The results show that there exists an optimal packing ratio of particles in FPID, which is similar to the particle impact damping. When the packing ratio is too large, the impact partner does not have enough space to be excited, which limits the plastic deformation occurred in fine particles. While when the packing ratio is too little, the impact partner is not coated sufficiently, and thus the FPID behaves more like a single unit impact damper.

The FPID of rp  =  20% of 100m in diameter copper particles and that of rp  =  20% of 400m in diameter zinc particles are compared at the same harmonic excitation, as shown in Figure 8. The FPID of rp  =  20% of 100m in diameter copper particles is only a little better than that of rp  =  20% of 400m in diameter zinc particles, especially at the the first resonant point. It seems that both the material and the geometrical sizes of the fine particles (especially metal particles) do not alter the performance of FPID. While the samples used in this paper are still very limited, thus the effect of different material and size scale of fine particles on the performance of FPID deserves further research.

140894.fig.008
Figure 8: Tip displacement of the cantilevered beam with FPID with rp  =  20% of copper particles () and FPID with rp  =  20% of zinc particles (), at the same harmonic excitation.

6. Conclusions

This paper proposes the FPID which introduces the fine particles plastic deformation as an irreversible energy sink. From the experiments of the cantilevered beam damped by the FPID and that by the CID, we draw the conclusions as follows.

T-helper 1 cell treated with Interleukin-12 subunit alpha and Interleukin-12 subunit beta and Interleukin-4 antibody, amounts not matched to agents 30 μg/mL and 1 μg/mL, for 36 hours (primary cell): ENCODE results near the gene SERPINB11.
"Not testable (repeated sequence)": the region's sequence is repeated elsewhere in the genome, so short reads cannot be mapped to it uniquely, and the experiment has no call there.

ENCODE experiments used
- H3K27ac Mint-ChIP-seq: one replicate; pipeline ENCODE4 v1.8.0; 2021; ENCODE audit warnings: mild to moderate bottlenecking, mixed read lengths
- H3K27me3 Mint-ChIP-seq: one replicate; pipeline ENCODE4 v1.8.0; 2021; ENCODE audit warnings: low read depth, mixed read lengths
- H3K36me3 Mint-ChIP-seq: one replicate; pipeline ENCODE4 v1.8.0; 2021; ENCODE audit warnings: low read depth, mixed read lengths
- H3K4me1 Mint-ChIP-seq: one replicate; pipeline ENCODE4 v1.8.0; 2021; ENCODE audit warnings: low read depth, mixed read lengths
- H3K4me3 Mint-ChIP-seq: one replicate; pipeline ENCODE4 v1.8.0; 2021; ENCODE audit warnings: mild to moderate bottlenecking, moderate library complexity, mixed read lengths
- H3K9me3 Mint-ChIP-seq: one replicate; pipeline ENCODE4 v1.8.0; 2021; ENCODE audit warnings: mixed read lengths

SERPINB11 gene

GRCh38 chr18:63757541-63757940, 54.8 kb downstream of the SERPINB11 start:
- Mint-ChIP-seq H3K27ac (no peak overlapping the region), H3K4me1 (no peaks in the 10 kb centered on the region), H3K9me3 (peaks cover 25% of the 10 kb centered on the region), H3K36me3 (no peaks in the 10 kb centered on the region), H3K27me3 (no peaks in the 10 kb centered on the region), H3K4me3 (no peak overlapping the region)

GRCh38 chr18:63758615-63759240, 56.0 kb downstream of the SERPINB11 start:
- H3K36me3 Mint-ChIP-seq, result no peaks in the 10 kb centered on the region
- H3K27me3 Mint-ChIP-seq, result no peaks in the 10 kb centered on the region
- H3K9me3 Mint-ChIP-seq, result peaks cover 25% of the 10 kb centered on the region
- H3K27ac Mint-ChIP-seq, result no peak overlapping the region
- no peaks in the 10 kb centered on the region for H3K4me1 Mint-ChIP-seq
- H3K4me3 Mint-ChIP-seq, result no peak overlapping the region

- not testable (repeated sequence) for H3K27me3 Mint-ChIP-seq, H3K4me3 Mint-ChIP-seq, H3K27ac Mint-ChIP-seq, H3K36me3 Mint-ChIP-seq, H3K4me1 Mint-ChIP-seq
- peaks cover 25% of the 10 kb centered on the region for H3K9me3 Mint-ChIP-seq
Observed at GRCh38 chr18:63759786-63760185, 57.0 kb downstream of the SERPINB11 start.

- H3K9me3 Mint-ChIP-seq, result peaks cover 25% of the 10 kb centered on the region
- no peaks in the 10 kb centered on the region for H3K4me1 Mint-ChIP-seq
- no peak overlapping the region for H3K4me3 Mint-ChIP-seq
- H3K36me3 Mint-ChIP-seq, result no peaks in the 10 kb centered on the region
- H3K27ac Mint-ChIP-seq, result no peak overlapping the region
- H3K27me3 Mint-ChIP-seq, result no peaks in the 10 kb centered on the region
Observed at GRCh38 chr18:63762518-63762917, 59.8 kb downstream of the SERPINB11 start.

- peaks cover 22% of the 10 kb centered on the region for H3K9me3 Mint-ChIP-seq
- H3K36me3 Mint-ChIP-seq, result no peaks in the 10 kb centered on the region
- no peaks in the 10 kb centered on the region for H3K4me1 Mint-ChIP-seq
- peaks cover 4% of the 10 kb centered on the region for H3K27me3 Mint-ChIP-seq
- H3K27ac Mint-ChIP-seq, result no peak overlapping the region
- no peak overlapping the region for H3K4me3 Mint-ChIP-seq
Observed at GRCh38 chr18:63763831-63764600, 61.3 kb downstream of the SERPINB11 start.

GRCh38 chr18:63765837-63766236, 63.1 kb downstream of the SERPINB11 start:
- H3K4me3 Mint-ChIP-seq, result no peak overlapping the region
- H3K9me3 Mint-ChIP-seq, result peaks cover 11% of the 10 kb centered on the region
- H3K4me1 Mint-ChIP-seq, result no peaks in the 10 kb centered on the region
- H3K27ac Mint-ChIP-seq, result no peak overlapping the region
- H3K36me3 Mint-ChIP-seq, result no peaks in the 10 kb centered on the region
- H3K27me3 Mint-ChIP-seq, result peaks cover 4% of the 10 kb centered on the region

(1)The FPID has a better performance than the CID in the rapid attenuation of the tip displacement of cantilevered beam at the free vibration.(2)The FPID can make the tip displacement of cantilevered beam reduces over 65% for the first flexural mode at the harmonic excitation, which is much more excellent than that of the CID.(3)There exists an optimal volumetric packing ratio to achieve the better performance of FPID; no matter how much particles are, the FPID has better damping ability than the single unit impact damper.(4)The mental particles of the same volumetric packing ratio have only a little influence on the performance of FPID at the harmonic excitation, and the effect of different material and size scale of fine particles on the performance of FPID deserves further research.(5)The FPID works well in the frequency lower than 50 Hz, which is absent in the non-obstructive particle damper.

In spite of so many conclusions are drawn from this paper, the study has not compared the performance of proposed version to an equivalent conventional impact damper having a lower coefficient of restitution to see if the plastic deformations of the fine particles cause a significantly different response than a single particle with equivalent plastic deformations because the lower coefficient of restitution usually would not happen in the conventional impact damper.

Acknowledgment

The authors would like to thank the support from the National Natural Science Foundation of China (Grant no. 50375100).